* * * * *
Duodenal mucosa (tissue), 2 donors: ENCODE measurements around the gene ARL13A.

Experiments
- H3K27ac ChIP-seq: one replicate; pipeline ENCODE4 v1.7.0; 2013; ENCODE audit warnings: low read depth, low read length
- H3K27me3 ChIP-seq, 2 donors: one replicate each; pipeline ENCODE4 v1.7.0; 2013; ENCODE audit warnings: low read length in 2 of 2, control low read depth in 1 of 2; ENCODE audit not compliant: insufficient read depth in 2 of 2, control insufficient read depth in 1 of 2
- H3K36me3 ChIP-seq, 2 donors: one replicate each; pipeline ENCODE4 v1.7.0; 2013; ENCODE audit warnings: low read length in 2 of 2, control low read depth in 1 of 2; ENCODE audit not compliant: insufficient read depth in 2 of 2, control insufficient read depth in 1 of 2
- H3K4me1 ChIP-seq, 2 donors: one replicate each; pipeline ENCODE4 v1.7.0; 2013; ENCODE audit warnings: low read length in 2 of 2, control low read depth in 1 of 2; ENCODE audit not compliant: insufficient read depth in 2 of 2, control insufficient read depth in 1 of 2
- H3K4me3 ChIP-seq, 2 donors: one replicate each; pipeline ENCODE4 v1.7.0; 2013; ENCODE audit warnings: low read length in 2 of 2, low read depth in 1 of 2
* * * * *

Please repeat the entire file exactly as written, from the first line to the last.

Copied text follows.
Duodenal mucosa (tissue), 2 donors: ENCODE measurements around the gene ARL13A.

Experiments
- H3K27ac ChIP-seq: one replicate; pipeline ENCODE4 v1.7.0; 2013; ENCODE audit warnings: low read depth, low read length
- H3K27me3 ChIP-seq, 2 donors: one replicate each; pipeline ENCODE4 v1.7.0; 2013; ENCODE audit warnings: low read length in 2 of 2, control low read depth in 1 of 2; ENCODE audit not compliant: insufficient read depth in 2 of 2, control insufficient read depth in 1 of 2
- H3K36me3 ChIP-seq, 2 donors: one replicate each; pipeline ENCODE4 v1.7.0; 2013; ENCODE audit warnings: low read length in 2 of 2, control low read depth in 1 of 2; ENCODE audit not compliant: insufficient read depth in 2 of 2, control insufficient read depth in 1 of 2
- H3K4me1 ChIP-seq, 2 donors: one replicate each; pipeline ENCODE4 v1.7.0; 2013; ENCODE audit warnings: low read length in 2 of 2, control low read depth in 1 of 2; ENCODE audit not compliant: insufficient read depth in 2 of 2, control insufficient read depth in 1 of 2
- H3K4me3 ChIP-seq, 2 donors: one replicate each; pipeline ENCODE4 v1.7.0; 2013; ENCODE audit warnings: low read length in 2 of 2, low read depth in 1 of 2